Berkeley Lab scientists contribute to Nobel-Peace-Prize-winning climate change studies

October 12, 2007

BERKELEY, CA -- Eight scientists at the Department of Energy's Lawrence Berkeley National Laboratory were important contributors to the research on global climate change that has won this year's Nobel Peace Prize.

The 2007 Peace Prize was awarded jointly to the Intergovernmental Panel on Climate Change (IPCC) and to former Vice President Al Gore, Jr., "for their efforts to build up and disseminate greater knowledge about man-made climate change, and to lay the foundations for the measures that are needed to counteract such change."

William Collins, Inez Fung, and Norman Miller of the Earth Sciences Division (ESD), and Mark Levine, Evan Mills, Lynn Price, Jayant Sathaye, and Ernst Worrell of the Environmental Energy Technologies Division (EETD) are among the current Lab members who contributed to the IPCC's working group reports. EETD researchers Stephane de la Rue du Can and Aleksandra Novikova also aided the analyses.

Collins and Fung, who are also professors in the Department of Earth and Planetary Science at the University of California at Berkeley, were among the authors of the report from IPCC Working Group I, "The Physical Science Basis of Climate Change," for the IPCC's Fourth Assessment Report (AR4) in 2007. Miller similarly contributed to the scientific basis of the Third Assessment Report (AR3) in 2001. All three are members of Berkeley Lab's new Climate Science Department in ESD, headed by Collins, which is developing a powerful Integrated Earth System Model to deliver detailed climate predictions on the regional scale more than 20 years out, and global models that can forecast worldwide changes to the end of the century.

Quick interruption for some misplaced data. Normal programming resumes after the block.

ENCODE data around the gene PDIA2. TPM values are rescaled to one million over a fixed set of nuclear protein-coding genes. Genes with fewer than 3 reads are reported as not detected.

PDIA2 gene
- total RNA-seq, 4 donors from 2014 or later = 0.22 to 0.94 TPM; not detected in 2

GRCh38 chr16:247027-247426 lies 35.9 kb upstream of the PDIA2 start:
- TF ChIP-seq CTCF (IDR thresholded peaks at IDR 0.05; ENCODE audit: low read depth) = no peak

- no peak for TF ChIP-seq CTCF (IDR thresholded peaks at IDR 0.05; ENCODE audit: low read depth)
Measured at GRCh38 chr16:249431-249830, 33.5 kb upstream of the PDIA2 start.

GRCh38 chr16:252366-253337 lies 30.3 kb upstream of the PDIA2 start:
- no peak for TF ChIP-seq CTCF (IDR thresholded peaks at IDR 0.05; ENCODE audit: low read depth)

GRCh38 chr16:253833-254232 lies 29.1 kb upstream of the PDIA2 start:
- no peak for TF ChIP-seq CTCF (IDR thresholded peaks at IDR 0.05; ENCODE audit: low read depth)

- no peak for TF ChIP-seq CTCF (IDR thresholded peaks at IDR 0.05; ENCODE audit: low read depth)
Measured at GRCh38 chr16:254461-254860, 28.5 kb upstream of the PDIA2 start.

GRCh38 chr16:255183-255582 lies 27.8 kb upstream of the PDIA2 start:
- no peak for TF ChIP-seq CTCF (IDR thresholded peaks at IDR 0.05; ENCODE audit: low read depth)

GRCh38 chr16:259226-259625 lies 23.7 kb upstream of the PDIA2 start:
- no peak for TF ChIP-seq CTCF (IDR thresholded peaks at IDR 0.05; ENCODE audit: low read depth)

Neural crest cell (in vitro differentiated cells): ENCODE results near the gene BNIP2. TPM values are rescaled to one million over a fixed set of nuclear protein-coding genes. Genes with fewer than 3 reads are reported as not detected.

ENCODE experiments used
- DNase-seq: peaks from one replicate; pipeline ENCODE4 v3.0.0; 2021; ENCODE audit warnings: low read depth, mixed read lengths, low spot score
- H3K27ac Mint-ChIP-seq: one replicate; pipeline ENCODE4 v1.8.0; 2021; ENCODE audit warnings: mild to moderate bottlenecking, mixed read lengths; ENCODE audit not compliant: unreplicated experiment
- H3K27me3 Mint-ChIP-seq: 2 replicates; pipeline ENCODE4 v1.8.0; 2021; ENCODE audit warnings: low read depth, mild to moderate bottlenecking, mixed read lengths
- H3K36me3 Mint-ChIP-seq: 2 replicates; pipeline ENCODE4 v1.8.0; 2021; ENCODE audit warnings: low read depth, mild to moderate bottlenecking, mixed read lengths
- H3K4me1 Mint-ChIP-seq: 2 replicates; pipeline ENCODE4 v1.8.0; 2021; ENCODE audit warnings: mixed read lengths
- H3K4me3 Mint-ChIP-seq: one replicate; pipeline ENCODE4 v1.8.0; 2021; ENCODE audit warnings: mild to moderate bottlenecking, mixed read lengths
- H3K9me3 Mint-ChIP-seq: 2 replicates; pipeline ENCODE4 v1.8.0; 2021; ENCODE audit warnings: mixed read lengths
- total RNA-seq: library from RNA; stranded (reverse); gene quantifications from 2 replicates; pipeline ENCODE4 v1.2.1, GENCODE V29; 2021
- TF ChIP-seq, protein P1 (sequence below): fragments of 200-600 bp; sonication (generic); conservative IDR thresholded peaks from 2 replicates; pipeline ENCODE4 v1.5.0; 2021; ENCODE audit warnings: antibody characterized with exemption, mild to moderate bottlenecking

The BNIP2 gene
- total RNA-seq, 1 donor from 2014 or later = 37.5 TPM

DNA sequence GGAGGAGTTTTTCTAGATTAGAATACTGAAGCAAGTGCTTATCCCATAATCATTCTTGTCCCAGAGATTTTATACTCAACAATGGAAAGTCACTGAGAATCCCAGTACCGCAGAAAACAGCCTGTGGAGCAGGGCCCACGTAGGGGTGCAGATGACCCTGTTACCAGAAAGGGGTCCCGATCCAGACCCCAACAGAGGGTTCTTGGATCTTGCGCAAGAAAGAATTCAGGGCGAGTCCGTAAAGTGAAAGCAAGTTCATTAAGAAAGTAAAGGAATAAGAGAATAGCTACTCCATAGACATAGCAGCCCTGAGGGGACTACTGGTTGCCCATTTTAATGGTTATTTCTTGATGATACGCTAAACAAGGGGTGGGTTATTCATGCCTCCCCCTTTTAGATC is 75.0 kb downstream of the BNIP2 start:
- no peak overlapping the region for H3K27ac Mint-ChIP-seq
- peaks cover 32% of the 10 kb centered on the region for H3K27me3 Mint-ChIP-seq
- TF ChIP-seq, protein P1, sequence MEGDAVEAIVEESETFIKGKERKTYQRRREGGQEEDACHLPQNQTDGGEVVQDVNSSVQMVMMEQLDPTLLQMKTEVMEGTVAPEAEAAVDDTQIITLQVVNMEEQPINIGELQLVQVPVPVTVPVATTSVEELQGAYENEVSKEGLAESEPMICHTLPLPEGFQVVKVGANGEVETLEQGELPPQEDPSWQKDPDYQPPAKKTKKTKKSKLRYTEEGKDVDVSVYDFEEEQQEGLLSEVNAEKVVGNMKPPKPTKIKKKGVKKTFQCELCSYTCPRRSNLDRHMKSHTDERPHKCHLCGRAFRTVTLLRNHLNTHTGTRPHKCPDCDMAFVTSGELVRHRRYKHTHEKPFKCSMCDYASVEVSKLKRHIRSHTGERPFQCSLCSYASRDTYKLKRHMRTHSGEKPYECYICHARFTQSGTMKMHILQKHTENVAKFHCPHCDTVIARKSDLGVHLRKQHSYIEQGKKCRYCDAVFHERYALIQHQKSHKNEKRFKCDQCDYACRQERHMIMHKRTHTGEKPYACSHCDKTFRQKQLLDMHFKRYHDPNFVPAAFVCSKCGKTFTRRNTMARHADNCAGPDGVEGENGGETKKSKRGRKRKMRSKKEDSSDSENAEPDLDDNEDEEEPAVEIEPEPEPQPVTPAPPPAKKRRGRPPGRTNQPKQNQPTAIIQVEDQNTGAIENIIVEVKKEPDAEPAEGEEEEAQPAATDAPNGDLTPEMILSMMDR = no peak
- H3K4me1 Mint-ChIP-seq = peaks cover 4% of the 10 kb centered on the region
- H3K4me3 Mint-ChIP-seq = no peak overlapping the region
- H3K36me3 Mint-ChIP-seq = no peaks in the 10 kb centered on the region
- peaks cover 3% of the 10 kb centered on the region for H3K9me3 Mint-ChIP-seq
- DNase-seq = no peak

Levine, Price, Sathaye, and Worrell were among the authors of the AR4 report from Working Group III, "Mitigation of Climate Change"; Mills and others worked on AR3. Levine, former director of EETD, has long studied problems of climate change and global warming with particular attention to energy use in China. He and Price, Sathaye, Worrell, and Mills are members of EETD's Energy Analysis Department, which among its other research projects develops models of energy use, assesses technological applications, and develops and evaluates policies and programs to improve energy management.

The Chairman of the IPCC, Dr. Rajendra Pachauri, sent a letter to the lead authors of this year's reports, remarking, "I have been stunned in a pleasant way with the news of the award of the Nobel Peace Prize for the IPCC.... The fact that the IPCC has earned the recognition that this award embodies, is really a tribute to your knowledge, hard work and application."

Berkeley Lab's contributors are among the thousands of scientists from more than 100 countries who have helped the IPCC alert the world to the reality of humanity's role in global warming through increasingly accurate scientific reports issued since the IPCC's founding by the World Meteorological Organization and the United Nations Environment Program in 1988.
Berkeley Lab is a U.S. Department of Energy national laboratory located in Berkeley, California. It conducts unclassified scientific research and is managed by the University of California. Visit our website at

DOE/Lawrence Berkeley National Laboratory

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